Even with an eased formula due to COVID, all but one acute care Connecticut hospital will be penalized by Medicare next year for higher-than-expected readmission rates. Next year, Connecticut hospitals will be docked by 0.456% on their Medicare payments, higher than the US average of 0.428%. Average Connecticut hospital readmission penalties have been higher than the US average since 2019.
Only Griffin Hospital escaped a Medicare readmission penalty for next year. Backus will experience the highest penalty for next year. For this year, all Connecticut hospitals were penalized.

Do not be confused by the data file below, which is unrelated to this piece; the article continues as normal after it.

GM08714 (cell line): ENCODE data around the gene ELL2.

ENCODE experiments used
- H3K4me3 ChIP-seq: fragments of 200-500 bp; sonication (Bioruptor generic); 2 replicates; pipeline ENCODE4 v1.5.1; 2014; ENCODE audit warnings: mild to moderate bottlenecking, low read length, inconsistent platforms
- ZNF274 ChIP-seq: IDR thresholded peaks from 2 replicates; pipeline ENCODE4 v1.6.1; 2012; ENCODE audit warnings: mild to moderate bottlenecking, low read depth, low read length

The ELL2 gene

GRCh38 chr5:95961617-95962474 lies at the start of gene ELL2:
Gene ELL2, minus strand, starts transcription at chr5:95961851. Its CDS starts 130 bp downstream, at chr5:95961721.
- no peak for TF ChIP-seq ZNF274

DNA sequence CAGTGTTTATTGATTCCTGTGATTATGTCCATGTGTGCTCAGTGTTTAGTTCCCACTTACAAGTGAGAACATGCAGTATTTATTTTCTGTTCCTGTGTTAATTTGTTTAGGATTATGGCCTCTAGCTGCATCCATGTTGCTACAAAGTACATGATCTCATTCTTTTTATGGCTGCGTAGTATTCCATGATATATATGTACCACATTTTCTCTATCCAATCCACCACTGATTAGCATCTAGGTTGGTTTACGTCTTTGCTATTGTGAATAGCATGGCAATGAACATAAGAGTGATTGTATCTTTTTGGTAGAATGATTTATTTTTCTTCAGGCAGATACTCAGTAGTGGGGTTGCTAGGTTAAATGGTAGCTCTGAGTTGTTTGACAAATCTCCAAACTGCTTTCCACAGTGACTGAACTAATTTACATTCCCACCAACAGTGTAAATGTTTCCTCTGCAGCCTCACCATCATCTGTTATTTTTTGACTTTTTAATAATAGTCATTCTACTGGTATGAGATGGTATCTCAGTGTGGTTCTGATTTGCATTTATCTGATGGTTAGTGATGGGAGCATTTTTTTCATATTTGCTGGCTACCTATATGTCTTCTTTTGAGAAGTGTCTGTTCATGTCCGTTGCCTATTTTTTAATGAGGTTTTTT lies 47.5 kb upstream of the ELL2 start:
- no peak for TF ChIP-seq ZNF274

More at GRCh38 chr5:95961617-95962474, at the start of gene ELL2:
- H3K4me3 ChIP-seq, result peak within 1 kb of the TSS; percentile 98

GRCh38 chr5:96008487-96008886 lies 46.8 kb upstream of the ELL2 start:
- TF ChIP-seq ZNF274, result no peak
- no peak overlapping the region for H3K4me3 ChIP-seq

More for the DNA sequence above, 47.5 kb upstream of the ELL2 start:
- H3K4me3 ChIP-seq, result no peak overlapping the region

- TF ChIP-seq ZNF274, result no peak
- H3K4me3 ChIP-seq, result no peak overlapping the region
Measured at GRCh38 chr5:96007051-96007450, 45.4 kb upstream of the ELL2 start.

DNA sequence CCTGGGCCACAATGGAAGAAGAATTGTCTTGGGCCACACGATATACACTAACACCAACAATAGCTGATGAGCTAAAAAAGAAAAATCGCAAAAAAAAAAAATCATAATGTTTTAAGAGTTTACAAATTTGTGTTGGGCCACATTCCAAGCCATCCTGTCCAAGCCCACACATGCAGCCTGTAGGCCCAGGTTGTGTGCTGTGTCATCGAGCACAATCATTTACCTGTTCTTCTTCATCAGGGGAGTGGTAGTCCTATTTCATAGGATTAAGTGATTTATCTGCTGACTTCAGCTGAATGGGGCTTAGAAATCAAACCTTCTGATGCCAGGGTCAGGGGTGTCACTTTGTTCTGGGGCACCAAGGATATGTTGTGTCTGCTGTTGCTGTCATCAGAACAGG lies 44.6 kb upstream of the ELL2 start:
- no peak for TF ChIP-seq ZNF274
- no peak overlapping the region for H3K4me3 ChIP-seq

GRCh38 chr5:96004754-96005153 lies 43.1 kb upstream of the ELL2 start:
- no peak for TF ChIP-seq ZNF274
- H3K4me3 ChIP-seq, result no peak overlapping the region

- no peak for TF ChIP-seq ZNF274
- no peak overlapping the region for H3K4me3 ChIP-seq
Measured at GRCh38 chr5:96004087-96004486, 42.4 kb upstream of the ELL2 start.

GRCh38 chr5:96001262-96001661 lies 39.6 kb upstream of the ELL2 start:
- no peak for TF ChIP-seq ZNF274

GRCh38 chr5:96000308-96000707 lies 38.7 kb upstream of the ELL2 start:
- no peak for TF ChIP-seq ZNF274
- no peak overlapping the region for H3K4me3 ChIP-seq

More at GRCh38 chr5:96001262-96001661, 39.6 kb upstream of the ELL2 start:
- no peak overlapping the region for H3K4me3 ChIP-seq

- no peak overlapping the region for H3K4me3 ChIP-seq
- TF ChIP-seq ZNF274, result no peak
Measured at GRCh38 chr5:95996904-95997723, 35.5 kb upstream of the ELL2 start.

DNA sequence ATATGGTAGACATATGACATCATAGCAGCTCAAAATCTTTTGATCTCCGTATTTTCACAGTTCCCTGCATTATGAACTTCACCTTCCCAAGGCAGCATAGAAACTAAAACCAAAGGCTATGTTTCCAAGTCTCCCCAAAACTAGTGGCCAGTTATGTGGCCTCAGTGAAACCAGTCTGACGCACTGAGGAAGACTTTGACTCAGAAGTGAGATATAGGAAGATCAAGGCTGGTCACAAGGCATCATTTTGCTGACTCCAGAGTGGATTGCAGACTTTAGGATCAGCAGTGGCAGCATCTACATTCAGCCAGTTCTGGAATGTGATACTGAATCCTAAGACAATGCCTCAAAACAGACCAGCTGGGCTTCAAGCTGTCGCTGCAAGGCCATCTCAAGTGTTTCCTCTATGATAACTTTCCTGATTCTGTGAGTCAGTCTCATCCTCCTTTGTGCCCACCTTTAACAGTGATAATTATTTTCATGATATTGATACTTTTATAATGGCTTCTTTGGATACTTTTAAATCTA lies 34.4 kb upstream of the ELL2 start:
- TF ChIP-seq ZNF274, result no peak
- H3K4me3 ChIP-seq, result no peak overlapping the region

Since 2012, the Hospital Readmissions Reduction Program has penalized hospitals with a higher than expected rate of discharged Medicare patients who are readmitted within 30 days over the last three years. Medicare payments to hospitals in the next year are reduced proportionately to their readmission rates. Created under the Affordable Care Act, the program is an important quality improvement metric designed to ensure that hospitals work to ensure patients continue recovering after they leave. Recognizing the impact of COVID on hospitals, CMS excluded the first half of 2020 from the latest calculations.